Wednesday, 22 December 2010

A fatal accident in London on Christmas Eve 1848

I hope my readers won't find this too sad a story for the week before Christmas, but hopefully it is a timely reminder of those who are less fortunate than ourselves at this time of year.

As I sat having dinner at the Royal Society in Carlton Terrace a few weeks ago, listening to eminent mathematicians discussing the future of science education in this country, I couldn't help but ponder the fate of my own gg grandfather, Edward Clifford, himself an eminent mathematician, who had succumbed, at the age of 48, to a fatal accident just yards from where I sat.

Approaching the Christmas festivities I am reminded that this fatal accident took place on Christmas Eve 1848, although Edward died a few days later in Charing Cross Hospital.  But what a sad way to end a life.

The Era newspaper reporting on the inquest on New Years Eve, wrote the following:

Fatal Accidents:  On Thursday. Mr Bedford, the Westminster coroner, held two inquests at the Charing Cross Hospital.  The first was upon the body of Edward Clifford, aged forty-seven.  He was a mathematical teacher, and lately resided in Chapter Street, Westminster, and was possessed of great abilities in his profession.  Last Thursday the deceased was seen to alight from a cab, when opposite Drummond's Bank, and to lean against the railings for a few minutes.  Whilst in this position some boys passed, and made some jeering remarks.  This appeared to enrage him, and he attempted to pursue them, but unfortunately, before he had gone half a dozen paces, he fell off the pavement into the roadway.  At that moment the carriage of the Mexican Ambassador was passing, and both wheels went over his body, by which several ribs were found to be broken and the collar-bone dislocated.  Deceased lingered til Sunday, and then expired.  The cause of death was inflammation of the lungs.  Verdict: "Accidental Death".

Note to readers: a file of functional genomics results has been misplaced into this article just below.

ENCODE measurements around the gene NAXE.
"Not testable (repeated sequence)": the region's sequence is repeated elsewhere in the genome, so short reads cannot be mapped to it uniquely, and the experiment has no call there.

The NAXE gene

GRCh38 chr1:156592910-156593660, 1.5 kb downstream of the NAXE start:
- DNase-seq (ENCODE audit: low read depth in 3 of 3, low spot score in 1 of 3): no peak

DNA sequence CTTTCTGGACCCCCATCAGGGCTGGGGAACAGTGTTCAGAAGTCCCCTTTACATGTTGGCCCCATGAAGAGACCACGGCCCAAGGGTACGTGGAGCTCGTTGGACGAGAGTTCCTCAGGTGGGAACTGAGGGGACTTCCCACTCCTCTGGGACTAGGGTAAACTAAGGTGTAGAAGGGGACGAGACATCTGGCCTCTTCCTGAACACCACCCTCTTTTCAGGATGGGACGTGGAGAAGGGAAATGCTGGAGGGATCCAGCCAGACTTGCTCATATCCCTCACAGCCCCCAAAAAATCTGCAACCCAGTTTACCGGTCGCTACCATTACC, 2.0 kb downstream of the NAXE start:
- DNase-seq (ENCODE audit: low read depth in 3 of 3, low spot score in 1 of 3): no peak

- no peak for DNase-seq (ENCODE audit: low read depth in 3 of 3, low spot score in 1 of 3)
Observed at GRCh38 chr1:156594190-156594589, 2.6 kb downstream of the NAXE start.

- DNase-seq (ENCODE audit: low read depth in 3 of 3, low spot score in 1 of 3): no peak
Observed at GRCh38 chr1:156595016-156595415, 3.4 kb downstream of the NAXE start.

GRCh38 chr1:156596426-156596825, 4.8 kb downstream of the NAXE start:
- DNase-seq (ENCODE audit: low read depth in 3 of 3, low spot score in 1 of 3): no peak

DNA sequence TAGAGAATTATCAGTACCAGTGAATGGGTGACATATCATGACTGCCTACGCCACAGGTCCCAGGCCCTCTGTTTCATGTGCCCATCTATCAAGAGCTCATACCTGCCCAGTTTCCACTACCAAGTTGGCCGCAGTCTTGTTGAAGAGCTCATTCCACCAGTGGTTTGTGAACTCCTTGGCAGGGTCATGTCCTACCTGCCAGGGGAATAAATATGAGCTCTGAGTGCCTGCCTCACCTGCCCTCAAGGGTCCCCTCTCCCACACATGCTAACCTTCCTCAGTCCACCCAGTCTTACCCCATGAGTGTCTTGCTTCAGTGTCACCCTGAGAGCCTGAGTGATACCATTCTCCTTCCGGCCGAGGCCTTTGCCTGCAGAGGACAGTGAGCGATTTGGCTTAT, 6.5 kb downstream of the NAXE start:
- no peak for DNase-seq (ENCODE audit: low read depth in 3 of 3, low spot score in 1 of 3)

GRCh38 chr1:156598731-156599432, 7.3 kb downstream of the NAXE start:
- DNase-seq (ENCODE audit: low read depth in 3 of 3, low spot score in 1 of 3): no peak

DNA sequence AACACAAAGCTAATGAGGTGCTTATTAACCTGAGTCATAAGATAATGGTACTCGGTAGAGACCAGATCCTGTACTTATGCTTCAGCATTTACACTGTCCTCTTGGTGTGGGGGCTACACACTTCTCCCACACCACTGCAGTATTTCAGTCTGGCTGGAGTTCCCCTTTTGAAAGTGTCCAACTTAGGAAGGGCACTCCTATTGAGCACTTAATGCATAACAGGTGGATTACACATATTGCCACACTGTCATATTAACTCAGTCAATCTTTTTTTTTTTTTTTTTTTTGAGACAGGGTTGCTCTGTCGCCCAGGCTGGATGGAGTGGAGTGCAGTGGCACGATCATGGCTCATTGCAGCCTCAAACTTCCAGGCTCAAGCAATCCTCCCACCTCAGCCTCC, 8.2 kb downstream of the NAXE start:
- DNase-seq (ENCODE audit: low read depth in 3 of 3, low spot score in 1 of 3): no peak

Drummond's Bank (1877) before rebuilding
(from Survey of London Vol 16)
The accident took place outside Drummond's Bank, 49 Charing Cross (near Trafalgar Square, London - see 1877 picture left).  This has since has been rebuilt and can be seen here with its Drummonds sign over the door (even though it is now owned by the Royal Bank of Scotland) on Google Street View.

Edward Clifford had, in his relatively short life, published several mathematical papers, taught two royal princes (grandchildren of  King George 3rd) and fathered four boys, including my great grandfather, Edward Clifford.  Edward junior was only six years old at the time of his father's death, so it was hardly surprising that I was misinformed by relatives, about the name of my gg grandfather.  In fact, my gg grandmother remarried, a Thomas Newland, a few years later, and Thomas obviously became a father-figure as far as Edward junior was concerned.

I won't go into the details here of how I finally made the connection that this Edward Clifford, mathematician, was my gg grandfather, but suffice it to say that the inquest report to which the newspaper article referred provided all the proof I needed.

Rosemary Morgan London Roots Research


  1. Oh my. That is sad, but there is a lesson to be learned too.

  2. Really sad and informative post, Rosemary. Touching that all these years later you were near the site of the accident so close to the time of year it happened, and for a maths discussion too.

    Funny how things happen.

  3. That is a remarkable incident. Very interesting. Must have been a sad time for that family.

  4. Thank you hummer, The Amateur Casual and Carla for your comments. I think it was actually rather sad as Edward had already been made bankrupt and he may have been quite miserable.

    The maths discussion I was listening to was actually a new master of an Oxford College talking about the future of higher education - very topical in fact!

  5. A very sad tale - but as a genealogist I have to say it is fascinating that you were able to find the details about his death.

    Amazing that you were so close at that particular time too - I do think that we do occasionally touch (usually without knowing it) our ancestors' lives.


  6. Very sad indeed. It is amazing that you were able to track him. My condolences to your family.

  7. I believe the incident to be a bittersweet moment. It might have caused you to lose a family member but it taught a lesson to all who would hear of the story. I'd suggest the families to look into The grieving process is a long and painful one but knowing someone is going through the same thing gets it a little less difficult.